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Astron. Astrophys. 330, 773-781 (1998)

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Sticking probability and mobility of a hydrogen atom
on icy mantle of dust grains

Koichi Masuda 1, Junko Takahashi 2 and Tadashi Mukai 1

1 The Graduate School of Science and Technology, Kobe University, Nada, Kobe 657, Japan
2 Institute for Fundamental Chemistry, 34-4, Takano-Nishihiraki-cho, Sakyo-ku, Kyoto 606, Japan

Received 18 April 1997 / Accepted 12 September 1997


The sticking and the diffusion processes of a hydrogen atom on the surface of icy mantle of dust grains have been investigated based on the classical molecular dynamics (MD) simulation. As the model for the icy mantle, a slab-shaped amorphous water ice with infinite area was generated by MD simulation under the periodic boundary condition. It was found that the densities and the oxygen-oxygen distance radial distribution function of our resulting amorphous water ice at 10 K and 70 K were in good agreement with those of the experimental high- and low- density amorphous water ice, respectively. By using the potential energy field for an incident H atom on our amorphous water ice, the dynamical behaviors of an impinging H atom on its surface were examined. From a statistic study for about 60 simulations in each cases, we have deduced that the sticking probability [FORMULA] of an incident H atom with a kinetic temperature [FORMULA] of 10 K, 100 K, and 350 K on 10 K ice were 1.0, 0.98, and 0.53, respectively. On 70 K ice, the values of [FORMULA] became 0.98, 0.86, and 0.52 for [FORMULA] = 70 K, 100 K, and 350 K, respectively. Our simulations have revealed that the impinging H atoms in the sticking cases diffused on the surface of ice by thermal hopping, and then they were trapped in one of potential wells on the icy surface. It was found, furthermore, that the mobility of the H atom before it became trapped nearly depends on the ice temperature. No ejection of the trapped H atom thermally occurred at least in our simulations.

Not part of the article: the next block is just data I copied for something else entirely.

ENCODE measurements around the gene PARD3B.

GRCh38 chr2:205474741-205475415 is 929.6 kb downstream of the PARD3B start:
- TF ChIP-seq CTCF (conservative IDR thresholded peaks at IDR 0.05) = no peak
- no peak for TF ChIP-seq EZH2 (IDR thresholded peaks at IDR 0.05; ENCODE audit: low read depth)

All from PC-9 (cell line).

Key words: diffusion – dust – molecular processes – ISM: molecules

© European Southern Observatory (ESO) 1998

Online publication: January 16, 1998